Gates deflects criticism, defends U.S. policy

February 12, 2007|By Peter Spiegel | Peter Spiegel,LOS ANGELES TIMES

MUNICH, Germany -- Defense Secretary Robert M. Gates sought to dismiss yesterday accusations by Russia's president that a militaristic U.S. foreign policy was destabilizing global security, brushing aside the remarks as the "blunt speaking" of a fellow former spy.

Speaking at an international security conference here less than 24 hours after the harangue by Vladimir V. Putin, Gates, who spent most of his career as a Soviet analyst at the CIA, made light of the accusations, saying they reminded him of his former profession.

"As an old Cold Warrior, one of yesterday's speeches almost filled me with nostalgia for a less complex time," Gates said. "Almost."

Putin's criticisms were among the harshest of his presidency, accusing the United States of ignoring international law to impose its will in all aspects of international affairs, spreading fear in smaller counties that has forced them into seeking to develop nuclear weapons.

Gates did not address the accusations directly but noted that he and Putin shared backgrounds as intelligence officers, where directness is highly valued. He added that his stint as head of Texas A&M University had taught him how to "be nice."

"I guess old spies have a habit of blunt speaking - however, I have been to re-education camp," he said, drawing widespread laughs from an audience made up of senior U.S. and European officials.

He also said he had accepted an invitation from Putin to visit Russia, adding: "One Cold War was quite enough."

The only substantive criticisms of Russia in his speech, which was largely devoted to pressuring European allies to live up to their commitments to NATO and the alliance's mission in Afghanistan, was a passing reference to concerns over Russian arms sales and the use of energy resources for political coercion.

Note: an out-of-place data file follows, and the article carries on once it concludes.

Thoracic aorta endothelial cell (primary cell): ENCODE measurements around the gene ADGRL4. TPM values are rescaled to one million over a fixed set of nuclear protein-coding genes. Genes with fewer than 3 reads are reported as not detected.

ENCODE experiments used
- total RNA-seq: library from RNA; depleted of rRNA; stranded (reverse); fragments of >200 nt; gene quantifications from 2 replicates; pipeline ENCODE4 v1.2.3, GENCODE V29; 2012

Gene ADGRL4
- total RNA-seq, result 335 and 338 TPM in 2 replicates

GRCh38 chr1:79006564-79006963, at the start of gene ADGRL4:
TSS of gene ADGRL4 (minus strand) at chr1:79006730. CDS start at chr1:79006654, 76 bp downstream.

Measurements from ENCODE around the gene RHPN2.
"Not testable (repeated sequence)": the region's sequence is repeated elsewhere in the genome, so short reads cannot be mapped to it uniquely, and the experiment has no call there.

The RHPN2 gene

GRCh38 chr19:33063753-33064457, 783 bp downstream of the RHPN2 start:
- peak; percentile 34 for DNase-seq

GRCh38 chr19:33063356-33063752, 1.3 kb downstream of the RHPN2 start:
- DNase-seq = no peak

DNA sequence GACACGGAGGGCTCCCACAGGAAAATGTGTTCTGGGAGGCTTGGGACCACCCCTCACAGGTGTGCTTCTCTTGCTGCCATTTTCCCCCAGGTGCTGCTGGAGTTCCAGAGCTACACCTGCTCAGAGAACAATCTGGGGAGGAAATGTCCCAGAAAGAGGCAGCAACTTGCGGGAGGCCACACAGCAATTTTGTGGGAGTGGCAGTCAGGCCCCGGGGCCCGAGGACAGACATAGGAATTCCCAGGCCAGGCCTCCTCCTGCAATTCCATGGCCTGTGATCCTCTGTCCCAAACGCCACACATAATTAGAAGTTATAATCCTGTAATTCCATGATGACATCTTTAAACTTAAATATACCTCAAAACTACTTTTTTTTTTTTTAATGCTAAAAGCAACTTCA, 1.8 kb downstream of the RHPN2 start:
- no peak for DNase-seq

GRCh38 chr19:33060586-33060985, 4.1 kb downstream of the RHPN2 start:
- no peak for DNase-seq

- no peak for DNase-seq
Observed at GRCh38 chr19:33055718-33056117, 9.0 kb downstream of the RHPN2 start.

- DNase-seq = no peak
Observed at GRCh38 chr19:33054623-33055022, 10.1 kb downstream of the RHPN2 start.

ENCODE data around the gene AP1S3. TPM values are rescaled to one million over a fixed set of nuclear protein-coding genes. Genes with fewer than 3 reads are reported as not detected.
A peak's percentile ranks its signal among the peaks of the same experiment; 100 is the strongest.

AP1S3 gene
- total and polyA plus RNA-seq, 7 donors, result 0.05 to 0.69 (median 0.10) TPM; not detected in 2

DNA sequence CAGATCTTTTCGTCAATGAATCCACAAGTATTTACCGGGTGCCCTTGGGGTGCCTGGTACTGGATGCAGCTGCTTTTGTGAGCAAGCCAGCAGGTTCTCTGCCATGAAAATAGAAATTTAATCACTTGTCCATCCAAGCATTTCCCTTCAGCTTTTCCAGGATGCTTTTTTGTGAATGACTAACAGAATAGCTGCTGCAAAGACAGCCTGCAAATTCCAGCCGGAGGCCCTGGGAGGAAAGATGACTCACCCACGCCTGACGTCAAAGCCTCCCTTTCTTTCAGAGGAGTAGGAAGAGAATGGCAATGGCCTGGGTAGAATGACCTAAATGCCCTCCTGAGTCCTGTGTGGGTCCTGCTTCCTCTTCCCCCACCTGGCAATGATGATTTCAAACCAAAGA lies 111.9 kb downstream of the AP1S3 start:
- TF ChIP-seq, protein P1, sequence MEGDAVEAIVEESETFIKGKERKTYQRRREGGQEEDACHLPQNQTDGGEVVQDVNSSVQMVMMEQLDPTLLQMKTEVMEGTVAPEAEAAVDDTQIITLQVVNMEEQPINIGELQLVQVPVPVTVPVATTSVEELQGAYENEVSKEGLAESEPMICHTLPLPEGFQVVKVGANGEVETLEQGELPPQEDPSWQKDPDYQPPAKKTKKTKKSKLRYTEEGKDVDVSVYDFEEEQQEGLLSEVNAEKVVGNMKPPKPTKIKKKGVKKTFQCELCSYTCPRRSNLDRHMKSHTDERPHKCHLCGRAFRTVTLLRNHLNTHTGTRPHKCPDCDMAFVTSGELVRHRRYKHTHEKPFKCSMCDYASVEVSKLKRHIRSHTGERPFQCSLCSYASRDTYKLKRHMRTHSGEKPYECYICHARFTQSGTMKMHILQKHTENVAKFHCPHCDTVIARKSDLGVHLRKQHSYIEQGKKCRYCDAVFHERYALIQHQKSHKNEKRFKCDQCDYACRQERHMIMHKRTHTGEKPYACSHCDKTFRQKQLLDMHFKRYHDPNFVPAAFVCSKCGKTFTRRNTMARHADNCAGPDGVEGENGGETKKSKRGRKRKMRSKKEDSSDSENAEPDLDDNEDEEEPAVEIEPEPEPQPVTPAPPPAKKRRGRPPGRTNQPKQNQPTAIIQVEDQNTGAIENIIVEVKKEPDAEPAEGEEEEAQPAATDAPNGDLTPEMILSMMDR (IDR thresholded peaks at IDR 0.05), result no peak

Sergei Ivanov, the Russian defense minister who spoke shortly after Gates, largely chose to ignore the dispute, devoting his prepared remarks to the issue of countering international terrorism.

Czech Foreign Minister Karel Schwarzenberg, speaking on the same panel as Gates yesterday, said Putin's remarks Saturday illustrated why it was important to further enlarge NATO.

The annual Munich Conference on Security Policy has become an increasingly influential gathering, used by Americans and Europeans to take the temperature of the trans-Atlantic relationship. Since 2003, the meeting frequently has been packed with caustic accusations over the Iraq war and was dominated by Gates' predecessor, Donald H. Rumsfeld, who used the platform to criticize Western European policies.

Gates, attending his first Munich conference, made a brief but significant break from Rumsfeld in his prepared remarks, noting that in the past, "some have even spoken in terms of `old' Europe versus `new' " - a clear reference to Rumsfeld's differentiation between Western European critics of the Iraq war and newer democracies of Eastern Europe who largely supported the 2003 invasion.

"These characterizations belong to the past," Gates said.

In a question period after his speech, Gates acknowledged that "we also have made some mistakes" that have harmed the U.S. reputation abroad.

"There is no question in my mind that Guantanamo and some of the abuses that have taken place in Iraq have negatively impacted the reputation of the United States," Gates said. He added that while he ideally would like to close the military prison in Cuba there are "real terrorists" being held there.

"For the last century, one of the great assets the United States has had is that most people around the world felt that while we might from time to time do something stupid, we were a force of good around the world," Gates said. "I believe a lot of people still believe that, and I think that what we have to focus on as we look to the future is strengthening that reputation."

Peter Spiegel writes for the Los Angeles Times.

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